Alex and Tonja Oria - Page 9

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          Commissioner, 115 T.C. 523, 542 (2000).  Negligence includes any            
          failure to make a reasonable attempt to comply with the                     
          provisions of the internal revenue laws or to exercise ordinary             
          and reasonable care in the preparation of a tax return.  Sec.               
          1.6662-3(b)(1), Income Tax Regs.                                            
               The Commissioner bears the burden of production with respect           
          to the accuracy-related penalty.  Sec. 7491(c).  In order to meet           
          that burden, the Commissioner must produce sufficient evidence              
          that it is appropriate to impose the penalty.  Higbee v.                    
          Commissioner, 116 T.C. 438, 446 (2001).  We may take a taxpayer’s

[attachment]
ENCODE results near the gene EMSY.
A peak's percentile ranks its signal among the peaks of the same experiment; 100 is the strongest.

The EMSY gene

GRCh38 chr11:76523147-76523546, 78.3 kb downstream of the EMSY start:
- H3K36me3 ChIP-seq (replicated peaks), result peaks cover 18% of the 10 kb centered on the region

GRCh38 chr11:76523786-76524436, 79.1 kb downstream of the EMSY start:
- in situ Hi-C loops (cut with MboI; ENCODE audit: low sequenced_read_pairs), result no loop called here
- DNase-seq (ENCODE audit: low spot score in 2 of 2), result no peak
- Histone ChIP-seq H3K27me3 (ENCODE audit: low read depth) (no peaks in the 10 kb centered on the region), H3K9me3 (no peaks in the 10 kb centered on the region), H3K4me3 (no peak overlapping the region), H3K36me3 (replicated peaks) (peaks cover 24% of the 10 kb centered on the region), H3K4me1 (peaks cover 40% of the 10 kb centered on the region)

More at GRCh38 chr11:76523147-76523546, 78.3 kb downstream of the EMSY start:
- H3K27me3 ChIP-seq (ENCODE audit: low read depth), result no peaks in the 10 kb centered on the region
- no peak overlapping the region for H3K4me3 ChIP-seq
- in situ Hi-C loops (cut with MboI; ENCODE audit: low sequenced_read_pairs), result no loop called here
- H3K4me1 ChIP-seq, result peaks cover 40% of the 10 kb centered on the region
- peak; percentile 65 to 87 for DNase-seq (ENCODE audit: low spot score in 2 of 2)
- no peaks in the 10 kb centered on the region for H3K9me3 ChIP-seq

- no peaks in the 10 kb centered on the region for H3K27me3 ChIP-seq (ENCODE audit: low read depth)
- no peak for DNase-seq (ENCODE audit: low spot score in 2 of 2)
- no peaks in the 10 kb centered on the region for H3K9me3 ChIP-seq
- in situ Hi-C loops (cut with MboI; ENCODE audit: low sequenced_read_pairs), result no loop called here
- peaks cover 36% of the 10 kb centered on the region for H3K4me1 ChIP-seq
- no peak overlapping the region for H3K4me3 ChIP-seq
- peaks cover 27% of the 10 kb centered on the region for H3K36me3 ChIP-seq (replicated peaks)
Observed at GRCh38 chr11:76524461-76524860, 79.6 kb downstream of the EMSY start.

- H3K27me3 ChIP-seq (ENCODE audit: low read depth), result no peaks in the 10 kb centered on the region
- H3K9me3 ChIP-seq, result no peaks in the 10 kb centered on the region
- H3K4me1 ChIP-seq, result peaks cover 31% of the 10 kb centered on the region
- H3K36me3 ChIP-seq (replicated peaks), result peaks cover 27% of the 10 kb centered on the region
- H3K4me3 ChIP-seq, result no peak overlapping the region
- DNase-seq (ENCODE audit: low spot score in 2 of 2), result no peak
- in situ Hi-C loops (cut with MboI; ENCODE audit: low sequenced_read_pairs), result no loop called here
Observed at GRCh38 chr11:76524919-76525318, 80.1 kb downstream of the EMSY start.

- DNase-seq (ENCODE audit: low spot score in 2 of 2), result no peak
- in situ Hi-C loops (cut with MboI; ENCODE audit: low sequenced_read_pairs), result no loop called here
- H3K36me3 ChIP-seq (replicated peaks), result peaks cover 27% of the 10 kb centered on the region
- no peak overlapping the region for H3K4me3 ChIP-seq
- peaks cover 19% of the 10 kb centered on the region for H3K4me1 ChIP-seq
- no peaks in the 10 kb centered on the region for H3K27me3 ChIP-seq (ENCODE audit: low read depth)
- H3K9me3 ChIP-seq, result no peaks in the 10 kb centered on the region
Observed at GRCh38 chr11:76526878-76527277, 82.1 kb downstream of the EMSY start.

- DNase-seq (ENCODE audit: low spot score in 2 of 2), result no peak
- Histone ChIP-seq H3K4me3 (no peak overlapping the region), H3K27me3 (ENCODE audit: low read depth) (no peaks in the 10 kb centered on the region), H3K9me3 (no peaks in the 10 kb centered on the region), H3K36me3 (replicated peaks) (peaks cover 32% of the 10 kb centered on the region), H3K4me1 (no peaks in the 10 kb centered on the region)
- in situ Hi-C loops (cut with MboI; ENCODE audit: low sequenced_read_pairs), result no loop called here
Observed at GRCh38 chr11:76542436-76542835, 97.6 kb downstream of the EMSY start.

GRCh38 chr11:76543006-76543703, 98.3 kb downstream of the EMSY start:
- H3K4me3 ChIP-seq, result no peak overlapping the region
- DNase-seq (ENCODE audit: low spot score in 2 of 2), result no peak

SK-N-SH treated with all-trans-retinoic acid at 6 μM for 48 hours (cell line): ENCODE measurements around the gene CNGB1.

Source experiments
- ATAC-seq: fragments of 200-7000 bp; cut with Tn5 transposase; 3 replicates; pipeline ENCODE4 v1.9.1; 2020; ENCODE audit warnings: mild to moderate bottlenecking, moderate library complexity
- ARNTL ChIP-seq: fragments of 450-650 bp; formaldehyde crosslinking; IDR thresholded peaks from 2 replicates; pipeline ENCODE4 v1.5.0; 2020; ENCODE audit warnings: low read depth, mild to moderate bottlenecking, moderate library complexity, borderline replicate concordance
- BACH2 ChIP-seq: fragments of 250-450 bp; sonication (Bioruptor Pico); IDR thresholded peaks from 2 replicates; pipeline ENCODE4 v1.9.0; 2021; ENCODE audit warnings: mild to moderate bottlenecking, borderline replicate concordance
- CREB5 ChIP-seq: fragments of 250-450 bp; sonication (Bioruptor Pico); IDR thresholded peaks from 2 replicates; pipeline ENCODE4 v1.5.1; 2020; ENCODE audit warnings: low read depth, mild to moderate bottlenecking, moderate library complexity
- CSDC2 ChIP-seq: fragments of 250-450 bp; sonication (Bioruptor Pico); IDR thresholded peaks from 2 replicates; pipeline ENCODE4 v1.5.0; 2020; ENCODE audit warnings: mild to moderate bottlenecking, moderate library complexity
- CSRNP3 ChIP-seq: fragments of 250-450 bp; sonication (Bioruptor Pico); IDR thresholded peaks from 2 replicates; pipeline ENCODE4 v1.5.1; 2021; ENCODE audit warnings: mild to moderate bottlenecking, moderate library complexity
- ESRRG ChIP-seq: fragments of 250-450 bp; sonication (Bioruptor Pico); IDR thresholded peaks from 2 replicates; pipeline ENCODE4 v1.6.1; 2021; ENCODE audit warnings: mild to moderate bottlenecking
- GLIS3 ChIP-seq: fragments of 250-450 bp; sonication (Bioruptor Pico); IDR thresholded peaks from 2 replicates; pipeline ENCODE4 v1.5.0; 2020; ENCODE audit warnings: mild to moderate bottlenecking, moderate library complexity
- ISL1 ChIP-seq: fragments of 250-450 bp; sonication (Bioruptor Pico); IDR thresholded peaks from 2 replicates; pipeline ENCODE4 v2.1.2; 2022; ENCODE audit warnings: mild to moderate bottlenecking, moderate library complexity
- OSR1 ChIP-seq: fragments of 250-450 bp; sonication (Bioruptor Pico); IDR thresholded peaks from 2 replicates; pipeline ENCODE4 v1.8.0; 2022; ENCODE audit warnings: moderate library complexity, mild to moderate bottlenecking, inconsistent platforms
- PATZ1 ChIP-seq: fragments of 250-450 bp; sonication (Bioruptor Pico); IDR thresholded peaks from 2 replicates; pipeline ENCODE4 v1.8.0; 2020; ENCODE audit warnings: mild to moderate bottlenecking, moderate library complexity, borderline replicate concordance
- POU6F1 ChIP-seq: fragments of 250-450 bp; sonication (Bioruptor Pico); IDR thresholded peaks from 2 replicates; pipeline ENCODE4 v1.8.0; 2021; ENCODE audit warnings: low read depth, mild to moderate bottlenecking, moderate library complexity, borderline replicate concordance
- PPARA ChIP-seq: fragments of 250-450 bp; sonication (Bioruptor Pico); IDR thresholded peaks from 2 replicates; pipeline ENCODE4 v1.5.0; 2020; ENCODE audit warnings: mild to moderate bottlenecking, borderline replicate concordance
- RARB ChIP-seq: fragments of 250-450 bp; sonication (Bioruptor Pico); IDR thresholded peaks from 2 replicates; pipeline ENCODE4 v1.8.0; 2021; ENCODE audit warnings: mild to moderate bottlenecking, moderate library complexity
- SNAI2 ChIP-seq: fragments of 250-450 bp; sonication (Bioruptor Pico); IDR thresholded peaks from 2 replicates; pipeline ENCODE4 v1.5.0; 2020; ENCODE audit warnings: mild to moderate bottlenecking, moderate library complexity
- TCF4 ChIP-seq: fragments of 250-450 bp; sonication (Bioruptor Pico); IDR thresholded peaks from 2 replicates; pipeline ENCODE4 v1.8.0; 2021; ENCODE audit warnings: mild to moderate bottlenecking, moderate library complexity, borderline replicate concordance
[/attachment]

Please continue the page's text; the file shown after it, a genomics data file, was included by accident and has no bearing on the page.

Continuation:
concession into account in determining whether the Commissioner             
          has carried his burden.  See, e.g., Rogers v. Commissioner, T.C.            
          Memo. 2005-248.  Petitioners have conceded that they understated            
          their taxable income on account of: (1) erroneous credits to Mr.            
          Oria’s drawing account resulting from fictitious payments to Mr.            
          Loeser or one of his affiliates, (2) Mr. Oria’s personal expenses           
          charged on Medico’s American Express card, (3) Mr. Oria                     
          depositing Medico’s receipts into his personal account, and (4)             
          Medico’s payment of Mr. Oria’s golf club and other personal                 
          expenses.  Petitioners’ concessions are sufficient for us to                
          conclude that respondent has carried his burden.  Mr. Oria signed           
          all of Medico’s checks issued in 2000, and he generally performed           
          all duties connected with its business.  Given Mr. Oria’s                   
          business degree, his experience in business, and his knowledge of           
          both Medico’s and his own affairs, petitioners’ tax treatment of            
          the conceded items is not plausible.  Mr. Oria failed to use the            

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